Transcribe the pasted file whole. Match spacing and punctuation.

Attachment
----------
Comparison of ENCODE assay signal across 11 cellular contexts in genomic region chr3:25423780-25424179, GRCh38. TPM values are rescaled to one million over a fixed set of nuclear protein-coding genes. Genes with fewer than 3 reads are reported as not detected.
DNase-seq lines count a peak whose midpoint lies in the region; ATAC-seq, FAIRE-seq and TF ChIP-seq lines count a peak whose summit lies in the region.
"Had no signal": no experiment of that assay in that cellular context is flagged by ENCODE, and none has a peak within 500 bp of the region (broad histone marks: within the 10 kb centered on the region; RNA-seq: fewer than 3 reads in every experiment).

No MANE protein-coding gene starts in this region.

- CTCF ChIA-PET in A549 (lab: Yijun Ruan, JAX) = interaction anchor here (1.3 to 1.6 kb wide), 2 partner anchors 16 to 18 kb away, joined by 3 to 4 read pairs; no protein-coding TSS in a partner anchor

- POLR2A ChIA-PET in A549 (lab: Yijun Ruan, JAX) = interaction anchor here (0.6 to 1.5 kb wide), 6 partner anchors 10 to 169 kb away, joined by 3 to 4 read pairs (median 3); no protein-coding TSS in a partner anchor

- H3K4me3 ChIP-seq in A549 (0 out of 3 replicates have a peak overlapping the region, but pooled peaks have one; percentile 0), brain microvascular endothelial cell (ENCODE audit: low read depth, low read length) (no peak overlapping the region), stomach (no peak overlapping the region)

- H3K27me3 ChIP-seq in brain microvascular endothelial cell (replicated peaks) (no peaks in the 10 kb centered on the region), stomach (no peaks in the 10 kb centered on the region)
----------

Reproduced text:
Comparison of ENCODE assay signal across 11 cellular contexts in genomic region chr3:25423780-25424179, GRCh38. TPM values are rescaled to one million over a fixed set of nuclear protein-coding genes. Genes with fewer than 3 reads are reported as not detected.
DNase-seq lines count a peak whose midpoint lies in the region; ATAC-seq, FAIRE-seq and TF ChIP-seq lines count a peak whose summit lies in the region.
"Had no signal": no experiment of that assay in that cellular context is flagged by ENCODE, and none has a peak within 500 bp of the region (broad histone marks: within the 10 kb centered on the region; RNA-seq: fewer than 3 reads in every experiment).

No MANE protein-coding gene starts in this region.

- CTCF ChIA-PET in A549 (lab: Yijun Ruan, JAX) = interaction anchor here (1.3 to 1.6 kb wide), 2 partner anchors 16 to 18 kb away, joined by 3 to 4 read pairs; no protein-coding TSS in a partner anchor

- POLR2A ChIA-PET in A549 (lab: Yijun Ruan, JAX) = interaction anchor here (0.6 to 1.5 kb wide), 6 partner anchors 10 to 169 kb away, joined by 3 to 4 read pairs (median 3); no protein-coding TSS in a partner anchor

- H3K4me3 ChIP-seq in A549 (0 out of 3 replicates have a peak overlapping the region, but pooled peaks have one; percentile 0), brain microvascular endothelial cell (ENCODE audit: low read depth, low read length) (no peak overlapping the region), stomach (no peak overlapping the region)

- H3K27me3 ChIP-seq in brain microvascular endothelial cell (replicated peaks) (no peaks in the 10 kb centered on the region), stomach (no peaks in the 10 kb centered on the region)